The NEW Vegetarian Cooking for Everyone is coming out on March 11, and since people are asking how it’s different from the older book, I thought I’d tell you.
For the most part it is the same book you already know. The point wasn’t to write an entirely new book, but to bring its contents up to date. There are 150 new recipes, but there is also a greater emphasis on tempeh (and other fermented soy foods) than tofu, which we now see as being more beneficial than we once thought. There is a designation of those recipes that are vegan and more vegan options as well. Recipes that were especially rich or challenging for other reasons were either eliminated or adapted to reflect today’s tastes. A section on vegetable sautés replaces some of the more complicated stir-fries, and among the breads is now a no-knead recipe with some great variations.
That foods have changed along with our tastes is reflected in this new volume. Ingredients like smoked paprika and smoked salt, shichimi togorashi, rau ram (Vietnamese coriander) and curry leaves are more familiar and available than they once were. We now have coconut oil and a coconut beverage along with almond, rice, hemp and other dairy substitutes. Shishito, fushimi and padron peppers are as familiar to some as jalapeno and serrano peppers once were. Kale was not eaten as salad when VCFE first appeared. Now it is. We may have cooked wheat berries before, but we didn’t cook “farro” until recently, and so it goes. Forbidden rice, frikeh, cracked, pearled and whole farro, unhomogenized dairy have all arrived and today we know about “tartines” as well as sandwiches. Another thing that has changed are the countless authors who are truly expert in a single area, be it bread, curries, Asian vegetables, which means that this volume doesn’t really have to contain everything—for there are many other books to choose from when our expertise in a particular culinary culture grows.
So while there are many changes (plus a new design within and without), it’s also true that many things have remained the same. You’ll find your old friends here and hopefully discover some new ones. (I’ll get that cover up as soon as I figure out how to.) Continue reading What’s New about The New Vegetarian Cooking for Everyone
A Gilfeather rutabaga (above) and regular rutabaga (below).
I first heard of this vegetable as the Gilfeather Turnip, but it’s actually a rutabaga. Like other members of the rutabaga group (Brassica napobrassica) it has a long tap root and rootlets issuing forth in two bands that run down the opposite sides of the tuber. Unlike other rutabagas we know it is white skinned and white fleshed whereas the usual rutabaga has a purple band of skin on the outside and inside the color is a delectable creamy yellow. (Also, a turnip is round and doesn’t have those rootlets or taproot.) The flavor of the Gilfeather is rooty sweet with a bit of a peppery twang, much like any rutabaga, but many say, so much better.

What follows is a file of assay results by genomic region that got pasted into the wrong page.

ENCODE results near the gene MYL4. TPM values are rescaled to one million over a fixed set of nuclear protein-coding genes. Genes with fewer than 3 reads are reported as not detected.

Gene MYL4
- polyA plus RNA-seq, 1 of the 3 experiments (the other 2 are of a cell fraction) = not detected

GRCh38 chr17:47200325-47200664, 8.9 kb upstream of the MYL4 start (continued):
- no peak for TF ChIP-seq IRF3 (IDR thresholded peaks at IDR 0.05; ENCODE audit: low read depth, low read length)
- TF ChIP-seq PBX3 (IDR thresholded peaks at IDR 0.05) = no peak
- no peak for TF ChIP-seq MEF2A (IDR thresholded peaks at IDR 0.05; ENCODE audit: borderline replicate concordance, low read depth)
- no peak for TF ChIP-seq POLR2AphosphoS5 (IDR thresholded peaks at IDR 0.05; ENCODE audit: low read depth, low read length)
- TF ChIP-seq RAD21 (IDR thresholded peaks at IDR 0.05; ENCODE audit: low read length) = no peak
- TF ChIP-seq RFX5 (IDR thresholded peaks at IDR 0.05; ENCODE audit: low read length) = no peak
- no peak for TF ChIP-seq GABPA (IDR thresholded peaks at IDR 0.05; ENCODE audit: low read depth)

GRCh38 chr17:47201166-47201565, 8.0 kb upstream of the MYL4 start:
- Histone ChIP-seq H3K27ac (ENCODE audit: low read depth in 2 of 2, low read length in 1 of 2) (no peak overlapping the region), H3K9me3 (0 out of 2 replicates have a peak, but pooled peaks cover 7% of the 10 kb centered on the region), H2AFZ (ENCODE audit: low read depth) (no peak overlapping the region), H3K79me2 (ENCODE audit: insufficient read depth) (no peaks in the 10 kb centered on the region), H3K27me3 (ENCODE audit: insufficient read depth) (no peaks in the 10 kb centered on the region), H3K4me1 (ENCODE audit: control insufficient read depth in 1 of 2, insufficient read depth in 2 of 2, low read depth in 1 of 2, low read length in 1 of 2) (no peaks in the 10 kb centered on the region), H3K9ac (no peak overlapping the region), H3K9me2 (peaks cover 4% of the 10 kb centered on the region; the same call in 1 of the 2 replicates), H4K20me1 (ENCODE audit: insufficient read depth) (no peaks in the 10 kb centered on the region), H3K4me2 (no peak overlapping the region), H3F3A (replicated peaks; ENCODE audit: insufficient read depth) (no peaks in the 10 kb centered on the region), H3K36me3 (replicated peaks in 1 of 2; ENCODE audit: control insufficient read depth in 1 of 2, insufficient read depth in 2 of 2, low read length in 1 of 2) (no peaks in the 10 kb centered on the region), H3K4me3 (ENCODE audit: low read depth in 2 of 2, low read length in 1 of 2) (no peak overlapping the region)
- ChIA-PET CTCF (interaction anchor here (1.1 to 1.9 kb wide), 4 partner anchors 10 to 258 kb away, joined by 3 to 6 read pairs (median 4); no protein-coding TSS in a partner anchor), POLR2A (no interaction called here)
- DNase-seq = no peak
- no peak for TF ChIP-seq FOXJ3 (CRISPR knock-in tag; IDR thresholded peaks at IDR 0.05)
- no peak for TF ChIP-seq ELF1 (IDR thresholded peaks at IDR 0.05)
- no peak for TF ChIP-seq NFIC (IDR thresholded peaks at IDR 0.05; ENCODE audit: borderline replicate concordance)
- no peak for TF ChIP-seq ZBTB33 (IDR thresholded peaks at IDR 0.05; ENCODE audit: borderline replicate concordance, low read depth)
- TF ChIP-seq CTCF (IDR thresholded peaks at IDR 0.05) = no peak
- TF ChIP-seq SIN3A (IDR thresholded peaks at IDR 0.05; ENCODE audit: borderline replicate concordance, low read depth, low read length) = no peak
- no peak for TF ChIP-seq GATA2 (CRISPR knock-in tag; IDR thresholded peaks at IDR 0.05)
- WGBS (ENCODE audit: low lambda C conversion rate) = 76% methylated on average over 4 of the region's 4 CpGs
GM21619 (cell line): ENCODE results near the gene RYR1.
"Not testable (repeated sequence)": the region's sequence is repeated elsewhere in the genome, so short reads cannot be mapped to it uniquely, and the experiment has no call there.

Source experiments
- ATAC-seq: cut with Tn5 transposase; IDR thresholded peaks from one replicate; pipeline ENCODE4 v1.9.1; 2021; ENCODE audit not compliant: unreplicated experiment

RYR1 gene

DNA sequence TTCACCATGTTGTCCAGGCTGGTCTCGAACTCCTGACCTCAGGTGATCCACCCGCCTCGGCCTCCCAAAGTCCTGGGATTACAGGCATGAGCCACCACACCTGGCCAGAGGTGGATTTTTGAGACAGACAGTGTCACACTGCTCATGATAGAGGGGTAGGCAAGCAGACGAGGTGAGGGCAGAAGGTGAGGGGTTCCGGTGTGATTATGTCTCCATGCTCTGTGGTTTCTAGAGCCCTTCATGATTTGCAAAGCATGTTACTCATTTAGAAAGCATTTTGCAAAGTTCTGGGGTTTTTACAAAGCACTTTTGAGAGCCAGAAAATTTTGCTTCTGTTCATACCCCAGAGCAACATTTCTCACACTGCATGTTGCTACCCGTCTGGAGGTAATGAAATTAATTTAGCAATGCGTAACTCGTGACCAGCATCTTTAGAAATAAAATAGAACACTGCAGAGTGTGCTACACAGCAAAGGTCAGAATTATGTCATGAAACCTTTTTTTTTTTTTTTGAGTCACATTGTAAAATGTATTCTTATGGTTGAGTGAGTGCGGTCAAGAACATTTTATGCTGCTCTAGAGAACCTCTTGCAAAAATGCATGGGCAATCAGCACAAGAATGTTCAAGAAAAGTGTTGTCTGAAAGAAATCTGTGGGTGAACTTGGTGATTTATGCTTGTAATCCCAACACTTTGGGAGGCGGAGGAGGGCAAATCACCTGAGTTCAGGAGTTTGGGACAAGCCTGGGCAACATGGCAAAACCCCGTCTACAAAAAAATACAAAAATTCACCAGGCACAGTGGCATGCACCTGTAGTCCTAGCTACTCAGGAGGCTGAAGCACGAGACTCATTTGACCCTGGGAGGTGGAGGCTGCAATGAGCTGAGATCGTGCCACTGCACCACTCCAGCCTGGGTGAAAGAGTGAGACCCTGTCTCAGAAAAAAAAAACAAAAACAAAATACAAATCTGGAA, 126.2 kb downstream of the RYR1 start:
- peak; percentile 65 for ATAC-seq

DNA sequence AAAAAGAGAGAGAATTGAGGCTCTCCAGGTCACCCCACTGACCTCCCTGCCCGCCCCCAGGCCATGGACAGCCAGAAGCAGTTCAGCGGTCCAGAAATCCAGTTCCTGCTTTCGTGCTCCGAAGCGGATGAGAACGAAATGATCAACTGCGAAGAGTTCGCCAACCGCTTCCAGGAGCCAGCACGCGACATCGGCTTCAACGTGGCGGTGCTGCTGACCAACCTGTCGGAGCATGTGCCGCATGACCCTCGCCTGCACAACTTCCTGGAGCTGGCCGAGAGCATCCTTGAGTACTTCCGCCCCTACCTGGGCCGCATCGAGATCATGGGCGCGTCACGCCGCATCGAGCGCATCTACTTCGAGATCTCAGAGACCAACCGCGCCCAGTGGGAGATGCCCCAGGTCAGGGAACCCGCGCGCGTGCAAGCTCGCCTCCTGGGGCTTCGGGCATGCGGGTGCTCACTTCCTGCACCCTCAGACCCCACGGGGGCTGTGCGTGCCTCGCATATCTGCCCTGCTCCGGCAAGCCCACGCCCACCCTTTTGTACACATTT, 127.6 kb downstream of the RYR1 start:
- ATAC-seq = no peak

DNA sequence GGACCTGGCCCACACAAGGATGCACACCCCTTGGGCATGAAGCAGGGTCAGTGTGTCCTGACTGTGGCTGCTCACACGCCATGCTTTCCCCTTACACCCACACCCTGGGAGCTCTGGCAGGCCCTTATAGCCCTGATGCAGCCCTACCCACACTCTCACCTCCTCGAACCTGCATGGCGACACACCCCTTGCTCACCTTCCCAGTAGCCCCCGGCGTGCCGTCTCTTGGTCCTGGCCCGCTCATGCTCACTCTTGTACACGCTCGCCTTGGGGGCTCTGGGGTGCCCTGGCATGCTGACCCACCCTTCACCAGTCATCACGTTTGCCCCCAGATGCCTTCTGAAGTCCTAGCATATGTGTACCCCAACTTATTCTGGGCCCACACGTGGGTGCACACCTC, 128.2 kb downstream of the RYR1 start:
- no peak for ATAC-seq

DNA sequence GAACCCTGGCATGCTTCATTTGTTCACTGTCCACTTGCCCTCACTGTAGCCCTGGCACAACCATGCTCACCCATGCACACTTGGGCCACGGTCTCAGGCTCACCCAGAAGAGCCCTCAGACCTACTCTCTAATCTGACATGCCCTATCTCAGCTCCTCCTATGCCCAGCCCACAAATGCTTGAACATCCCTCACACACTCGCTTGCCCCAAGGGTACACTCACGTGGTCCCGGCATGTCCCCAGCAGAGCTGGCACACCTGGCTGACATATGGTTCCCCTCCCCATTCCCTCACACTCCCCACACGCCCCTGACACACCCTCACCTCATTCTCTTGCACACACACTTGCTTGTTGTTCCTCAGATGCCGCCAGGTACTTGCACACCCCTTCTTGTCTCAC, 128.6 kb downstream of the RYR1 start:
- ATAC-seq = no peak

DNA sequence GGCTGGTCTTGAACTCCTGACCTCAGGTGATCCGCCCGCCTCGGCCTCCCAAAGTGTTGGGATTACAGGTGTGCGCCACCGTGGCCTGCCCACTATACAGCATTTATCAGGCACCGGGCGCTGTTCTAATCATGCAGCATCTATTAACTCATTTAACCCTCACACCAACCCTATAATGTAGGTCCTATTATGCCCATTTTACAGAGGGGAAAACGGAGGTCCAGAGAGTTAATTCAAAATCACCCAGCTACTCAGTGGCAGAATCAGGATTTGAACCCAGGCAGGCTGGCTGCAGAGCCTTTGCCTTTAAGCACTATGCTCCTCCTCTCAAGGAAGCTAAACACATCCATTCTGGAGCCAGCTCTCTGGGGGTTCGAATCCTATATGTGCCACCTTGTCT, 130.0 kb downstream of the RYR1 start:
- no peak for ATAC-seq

When the Slow Food’s Ark of Taste first got going in the USA, this was one of the earliest members to board. Seeds were scarce since the Vermont farmer, John Gilfeather, who grew this vegetable, was so protective of his favorite vegetable that he cut off both the tops and the long roots so that they couldn’t be cultivated. Seed of course, was out of the question, but it’s hard to possess anything in full and a few seeds did get away. Thanks to the Ark of Taste and a few intrepid farmers, you can buy the Gilfeather turnips/rutabaga not exactly everywhere, but in a few select farms. (Find them by going to slowfoodusa/arkoftaste. Look up Gilfeather turnip then go to Local Harvest to find who is growing them. There are a few farmers.)
John McClendon, a farmer in the Phoenix area, is one who grows Gilfeather rutabagas. He placed a hefty specimum in my hand before we each packed up our books and vegetables at the Scottsdale Eileen Fisher store. (We were both showing our wares in this clothing store, but that’s another story.) I was thrilled with the gift and a tucked it carefully into my suitcase to take home.
But the next day I was lucky enough to taste one at FnB Restaurant, also in Scottsdale, grown by Mr. McClendon and prepared by the talented chef Charlene Badman. I can’t give away her secret, but I can say that it was a delectable dish—golden, caramelized, and oddly enough, heart shaped, but not through any contrivances on Charleen’s part. Cut a rutabaga lengthwise and you might just get a big heart. And if you turnout to be a real fan of the Gilfeather rutabaga, this might just be your Valentine’s special. And keep your eyes open for this special heirloom vegetable.
It’s been a long, hard, hot, dry summer and I’ve tried many times to write about it, but it always gets too moany-groany. So here’s the abbreviated version of what I learned from this summer’s drought, which is actually year 3 of a longer dry period.
When it’s dry, plants die. The world is brown instead of green. It’s easy to become depressed.
When it’s dry, there are no mosquitoes, so it’s a pleasure to sit outdoor in the evening.
During the drought the lilac buds just dried up without opening.
There are very few larkspur, although their blooms are welcome.Usually there are hundreds of them.
Leaves on the fruit trees yellow and fall early.
Those plants that do come up seem feeble. They’re shorter. They don’t feel robust, even when watered.
One carries a lot of water from the kitchen to the garden. Where will a gallon of water be most effective?
Plants don’t thrive under hose-water, even if it is drip and is from a well. It’s just not like rain.
There are no weeds during the drought. No sprouting elms, no native sunflowers, no buckwheat or mountain spinach (orach), amaranths, pigweed, and tumbleweeds. There are however lamb’s quarters and purslane. A lot of each.
The first monsoon rain drenching the garden.
When it finally does rain, which, miraculously it did, we are ecstatic. Strangers talk with one another with hope and happiness in their voices.